Hosting a live event is one of the best ways to connect with your community at a heart level and also position yourself as a leader in your field. Once you've built enough traction that your audience is craving in-person experiences with you, inviting them to attend a conference has a powerful draw.
But what if it's your first time hosting a live event and you're not quite sure how well received this idea might be? Perhaps you're risk averse when it comes to putting down a deposit for the venue, before knowing how many people you might expect.
I interviewed Carolin Soldo, creator of From Passion To Profits, to share her insights after having successfully marketed her own event and had 150+ attendees at her conference in Miami.
Here are the top three strategies Carolin recommends if you're considering hosting a live event:
1. Pre-Plan Your Content and Activities Prior to Marketing the Event
This will help raise the level of trust they have with you and entice them to want to know more about you, your stories, and your methodologies.
Ideally, you want to orchestrate a situation where they feel like they can't get enough of you, and engaging them through creative content marketing strategies will help you with that.
2. Align Yourself With Speakers Who Have Similar Audiences
Collaborate with others in your field so that you can tap into the warm audiences of those who have a complementary offer to yours, but don't compete with your area of expertise.
This method also has built-in urgency, which helps with conversations, since the deal only can be offered prior to the event date. Those who procrastinate won't be able to get it later.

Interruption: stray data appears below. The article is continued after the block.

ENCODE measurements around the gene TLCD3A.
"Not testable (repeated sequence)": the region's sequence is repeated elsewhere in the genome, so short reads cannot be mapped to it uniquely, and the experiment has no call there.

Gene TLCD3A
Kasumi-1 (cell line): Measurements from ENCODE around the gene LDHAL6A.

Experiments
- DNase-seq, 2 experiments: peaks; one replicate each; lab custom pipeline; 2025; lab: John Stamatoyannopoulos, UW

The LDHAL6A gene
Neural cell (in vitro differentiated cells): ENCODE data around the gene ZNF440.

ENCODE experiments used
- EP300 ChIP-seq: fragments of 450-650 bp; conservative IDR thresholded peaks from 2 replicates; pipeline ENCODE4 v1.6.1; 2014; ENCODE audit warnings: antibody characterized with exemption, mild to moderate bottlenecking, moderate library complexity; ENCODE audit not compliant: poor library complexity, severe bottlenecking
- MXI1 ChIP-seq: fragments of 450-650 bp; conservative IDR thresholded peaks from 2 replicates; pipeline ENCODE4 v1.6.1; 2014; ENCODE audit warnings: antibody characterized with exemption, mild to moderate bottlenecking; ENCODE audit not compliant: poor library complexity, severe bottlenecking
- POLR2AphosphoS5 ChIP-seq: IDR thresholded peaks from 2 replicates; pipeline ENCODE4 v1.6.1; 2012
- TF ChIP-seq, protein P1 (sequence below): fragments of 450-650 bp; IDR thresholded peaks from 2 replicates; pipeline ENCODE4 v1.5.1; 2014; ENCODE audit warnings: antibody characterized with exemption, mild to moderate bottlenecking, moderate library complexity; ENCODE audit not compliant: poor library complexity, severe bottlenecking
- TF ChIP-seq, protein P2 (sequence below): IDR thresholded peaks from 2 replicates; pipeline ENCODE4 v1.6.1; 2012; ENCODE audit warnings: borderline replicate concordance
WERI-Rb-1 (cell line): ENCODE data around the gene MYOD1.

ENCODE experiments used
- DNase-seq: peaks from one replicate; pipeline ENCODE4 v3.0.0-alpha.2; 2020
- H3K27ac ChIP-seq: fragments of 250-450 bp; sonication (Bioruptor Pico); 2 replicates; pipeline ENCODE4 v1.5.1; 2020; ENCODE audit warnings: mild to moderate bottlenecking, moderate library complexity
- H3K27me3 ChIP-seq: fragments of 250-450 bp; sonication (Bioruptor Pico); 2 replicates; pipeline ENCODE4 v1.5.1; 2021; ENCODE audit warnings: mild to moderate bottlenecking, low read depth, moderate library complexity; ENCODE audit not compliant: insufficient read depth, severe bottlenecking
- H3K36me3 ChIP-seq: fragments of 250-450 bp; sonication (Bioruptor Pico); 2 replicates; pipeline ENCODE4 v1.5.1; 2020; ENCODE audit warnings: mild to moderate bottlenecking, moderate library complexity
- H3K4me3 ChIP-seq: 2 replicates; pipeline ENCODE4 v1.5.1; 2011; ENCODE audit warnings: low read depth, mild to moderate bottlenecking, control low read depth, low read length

3. Leverage Facebook Advertising to Get People Interested
Creating a freebie or "ethical bribe" that is related to your event will help build a list of potential attendees quickly.
Carolin created a free downloadable guide that walks people through how to get the most out of a live event as an attendee - what are the benefits, how to network while there, how to position yourself as an expert, and more.
The results? 150+ attendees to a conference where the average ticket price is $497, lots of engagement, credibility, trust, and goodwill built with the community and more opportunities for future collaborations for both attendees and speakers alike.
If you're considering hosting an event of your own, I highly recommend you try Carolin’s strategies and focus on building goodwill with your community prior to selling any tickets to them. It'll pay off big time, I promise.